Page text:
Operation Piñata: We Are the Enemy! – Revista Argelaga

Revista Argelaga examines the broader implications of the recent (March 2015) witch-hunt against anarchists in Spain known as “Operation Piñata” through the lens of the “Criminal Law of the Enemy” (Günther Jakobs), observing that the draconian measures implemented to deal with the domestic “enemy”—the excluded and dissenters, now stigmatized as “terrorists”—are plunging us into a “Kafkaesque universe” ruled by “the logic of fear”, and that we face the threat of the emergence of an inauspicious “totalitarian surveillance and control hysteria among the masses of the citizenry” terrified by the economic crisis and the “Jihadist aberration”.

Operation Piñata: We Are the Enemy! – Revista Argelaga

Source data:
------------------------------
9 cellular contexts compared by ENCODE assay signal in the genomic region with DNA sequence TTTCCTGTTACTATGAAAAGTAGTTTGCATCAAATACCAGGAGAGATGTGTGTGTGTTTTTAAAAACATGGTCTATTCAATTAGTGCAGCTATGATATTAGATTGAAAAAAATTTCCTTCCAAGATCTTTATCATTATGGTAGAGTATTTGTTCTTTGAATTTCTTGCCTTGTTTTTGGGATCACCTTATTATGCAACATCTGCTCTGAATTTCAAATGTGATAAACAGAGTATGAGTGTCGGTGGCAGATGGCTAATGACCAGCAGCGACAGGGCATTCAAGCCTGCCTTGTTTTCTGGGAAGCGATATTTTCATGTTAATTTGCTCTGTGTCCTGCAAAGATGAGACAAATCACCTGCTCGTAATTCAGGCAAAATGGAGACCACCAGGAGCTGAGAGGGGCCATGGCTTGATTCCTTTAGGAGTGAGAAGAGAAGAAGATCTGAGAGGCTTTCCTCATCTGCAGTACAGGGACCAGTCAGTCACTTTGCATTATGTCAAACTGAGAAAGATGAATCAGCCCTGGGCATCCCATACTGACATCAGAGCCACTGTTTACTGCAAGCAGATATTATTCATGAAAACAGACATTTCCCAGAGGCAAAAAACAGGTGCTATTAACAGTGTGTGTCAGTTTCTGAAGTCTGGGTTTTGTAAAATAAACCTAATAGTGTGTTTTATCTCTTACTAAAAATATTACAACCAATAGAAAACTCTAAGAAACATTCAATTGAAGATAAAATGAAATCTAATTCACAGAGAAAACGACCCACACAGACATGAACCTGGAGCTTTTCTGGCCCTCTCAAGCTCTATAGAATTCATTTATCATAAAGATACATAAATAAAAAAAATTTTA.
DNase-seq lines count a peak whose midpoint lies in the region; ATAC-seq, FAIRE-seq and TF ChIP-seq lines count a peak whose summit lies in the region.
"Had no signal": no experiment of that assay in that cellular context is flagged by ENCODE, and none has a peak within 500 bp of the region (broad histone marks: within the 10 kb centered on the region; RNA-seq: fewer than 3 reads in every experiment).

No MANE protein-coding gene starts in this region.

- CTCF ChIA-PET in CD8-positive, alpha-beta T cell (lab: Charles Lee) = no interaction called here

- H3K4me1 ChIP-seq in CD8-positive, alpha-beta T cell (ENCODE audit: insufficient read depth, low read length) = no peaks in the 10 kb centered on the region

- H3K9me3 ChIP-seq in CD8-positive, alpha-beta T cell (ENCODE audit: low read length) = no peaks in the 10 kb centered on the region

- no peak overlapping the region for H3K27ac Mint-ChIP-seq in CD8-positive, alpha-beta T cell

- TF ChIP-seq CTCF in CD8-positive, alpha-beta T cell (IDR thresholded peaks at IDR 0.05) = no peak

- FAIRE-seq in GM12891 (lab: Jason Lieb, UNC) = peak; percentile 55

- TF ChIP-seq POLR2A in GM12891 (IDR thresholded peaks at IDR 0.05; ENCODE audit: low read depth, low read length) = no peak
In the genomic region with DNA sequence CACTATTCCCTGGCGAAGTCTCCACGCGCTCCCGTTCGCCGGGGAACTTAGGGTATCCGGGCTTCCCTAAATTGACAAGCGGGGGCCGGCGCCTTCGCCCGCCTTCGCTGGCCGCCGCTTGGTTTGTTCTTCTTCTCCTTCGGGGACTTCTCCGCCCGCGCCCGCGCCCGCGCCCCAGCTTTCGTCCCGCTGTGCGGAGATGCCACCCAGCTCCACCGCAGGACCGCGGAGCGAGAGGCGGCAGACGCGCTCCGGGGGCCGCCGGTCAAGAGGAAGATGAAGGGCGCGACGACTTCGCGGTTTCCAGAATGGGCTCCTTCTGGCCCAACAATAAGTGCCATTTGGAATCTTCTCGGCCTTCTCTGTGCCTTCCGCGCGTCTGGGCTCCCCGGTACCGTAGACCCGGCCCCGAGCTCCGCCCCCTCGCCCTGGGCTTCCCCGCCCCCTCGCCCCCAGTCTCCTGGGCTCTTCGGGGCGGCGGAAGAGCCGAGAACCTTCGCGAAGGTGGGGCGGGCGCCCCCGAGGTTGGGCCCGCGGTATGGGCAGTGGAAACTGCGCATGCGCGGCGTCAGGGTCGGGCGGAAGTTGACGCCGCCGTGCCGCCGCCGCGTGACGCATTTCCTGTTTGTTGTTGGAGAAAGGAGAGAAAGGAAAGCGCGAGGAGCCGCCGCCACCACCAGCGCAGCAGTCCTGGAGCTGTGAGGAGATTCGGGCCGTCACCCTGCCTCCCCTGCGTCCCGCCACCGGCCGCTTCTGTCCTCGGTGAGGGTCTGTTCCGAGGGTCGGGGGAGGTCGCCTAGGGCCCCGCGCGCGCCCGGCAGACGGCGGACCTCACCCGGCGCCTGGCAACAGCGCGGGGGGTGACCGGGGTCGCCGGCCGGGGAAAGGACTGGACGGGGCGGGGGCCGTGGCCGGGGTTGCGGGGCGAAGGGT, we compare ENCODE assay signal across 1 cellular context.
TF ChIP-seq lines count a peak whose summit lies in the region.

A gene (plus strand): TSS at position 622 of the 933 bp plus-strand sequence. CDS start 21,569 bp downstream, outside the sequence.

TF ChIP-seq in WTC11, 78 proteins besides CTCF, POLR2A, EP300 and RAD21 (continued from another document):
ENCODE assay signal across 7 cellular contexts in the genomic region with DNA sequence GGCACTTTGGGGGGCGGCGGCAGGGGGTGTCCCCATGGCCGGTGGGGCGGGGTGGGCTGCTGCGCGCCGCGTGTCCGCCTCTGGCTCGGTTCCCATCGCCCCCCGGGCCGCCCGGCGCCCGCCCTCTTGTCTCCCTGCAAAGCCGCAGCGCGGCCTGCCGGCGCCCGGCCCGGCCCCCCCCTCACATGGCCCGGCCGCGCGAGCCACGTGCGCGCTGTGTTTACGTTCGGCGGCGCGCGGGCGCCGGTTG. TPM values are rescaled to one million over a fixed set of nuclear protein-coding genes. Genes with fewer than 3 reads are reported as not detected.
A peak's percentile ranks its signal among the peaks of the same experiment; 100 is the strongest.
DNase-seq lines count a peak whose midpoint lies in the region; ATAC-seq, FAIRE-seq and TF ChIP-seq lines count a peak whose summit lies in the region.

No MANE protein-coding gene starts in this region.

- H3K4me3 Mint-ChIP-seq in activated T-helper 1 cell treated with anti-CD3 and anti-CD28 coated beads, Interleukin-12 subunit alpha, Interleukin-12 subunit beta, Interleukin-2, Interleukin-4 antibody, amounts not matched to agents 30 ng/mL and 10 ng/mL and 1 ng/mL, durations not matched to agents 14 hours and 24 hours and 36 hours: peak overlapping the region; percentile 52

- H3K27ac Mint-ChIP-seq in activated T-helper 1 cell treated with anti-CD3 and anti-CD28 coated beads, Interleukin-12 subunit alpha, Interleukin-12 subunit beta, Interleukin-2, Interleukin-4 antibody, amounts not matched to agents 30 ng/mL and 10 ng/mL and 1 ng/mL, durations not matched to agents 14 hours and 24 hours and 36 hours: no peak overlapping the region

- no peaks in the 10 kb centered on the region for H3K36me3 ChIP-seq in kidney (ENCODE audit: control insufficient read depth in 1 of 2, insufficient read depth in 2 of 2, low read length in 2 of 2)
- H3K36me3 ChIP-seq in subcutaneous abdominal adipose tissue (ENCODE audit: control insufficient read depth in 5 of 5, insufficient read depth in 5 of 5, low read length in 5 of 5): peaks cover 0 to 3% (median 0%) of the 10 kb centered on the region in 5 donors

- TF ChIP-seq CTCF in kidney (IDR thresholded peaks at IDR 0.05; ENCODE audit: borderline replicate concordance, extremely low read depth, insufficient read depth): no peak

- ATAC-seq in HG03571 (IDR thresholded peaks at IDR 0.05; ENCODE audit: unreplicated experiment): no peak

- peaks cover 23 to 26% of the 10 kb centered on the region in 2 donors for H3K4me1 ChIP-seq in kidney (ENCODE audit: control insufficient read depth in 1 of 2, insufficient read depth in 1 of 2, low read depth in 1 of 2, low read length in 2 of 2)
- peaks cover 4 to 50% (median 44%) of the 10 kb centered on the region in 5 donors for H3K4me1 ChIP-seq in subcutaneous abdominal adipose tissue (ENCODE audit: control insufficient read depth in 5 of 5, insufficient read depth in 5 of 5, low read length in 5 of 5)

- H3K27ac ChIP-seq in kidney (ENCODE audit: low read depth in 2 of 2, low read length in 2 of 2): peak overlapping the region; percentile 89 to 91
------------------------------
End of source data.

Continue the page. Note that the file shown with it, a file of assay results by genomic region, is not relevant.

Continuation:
In 1985, the conservative jurist Günther Jakobs told everyone how pleased he was with the rise and development of a restrictive body of laws that clearly contradicts the traditional corpus of Criminal Law, a new legal system within which he posited a strange domain that he called the Criminal Law of the Enemy.1 Laws framed according to this new legal concept outlaw behavior to which the “responsible authority” attributes the role of the commission of criminal acts even if these acts have not actually been committed. The alleged perpetrator suffers punishment not for actions he actually performed, but for actions he might possibly have performed. The law no longer contemplates the citizen of the State as a person endowed with full civil rights, but as a threat, an enemy of the State with truncated rights, or even better, with no rights at all. However, due to the instability of certain political systems in which the progress of social injustice reveals their historical bankruptcy, legislation against the “enemy” is no longer the exception but rather the rule, shattering the logical relation between offense and penalty, or between crime and punishment. In our current legal system, arrests and arbitrary searches without due cause, gratuitous violence on the part of the agents of order, the non-observance of legally guaranteed rights of due process, and disproportionate punishments for imaginary crimes, are now beginning to take place on a regular basis. We have seen these factors in play recently, for example, in the trials of the piqueteros, the verdict against the 4F, Operation Pandora, and the Supreme Court’s overruling of the National Court’s failure to sentence those who blocked access to the Catalonian Parliament to harsh prison terms, all of which testify to a situation that no longer corresponds to a system based on rights, but to a state of siege, that is, a condition without rights. Politicians, police, judges, prosecutors and high court appointees happily contribute to consolidating this state of affairs.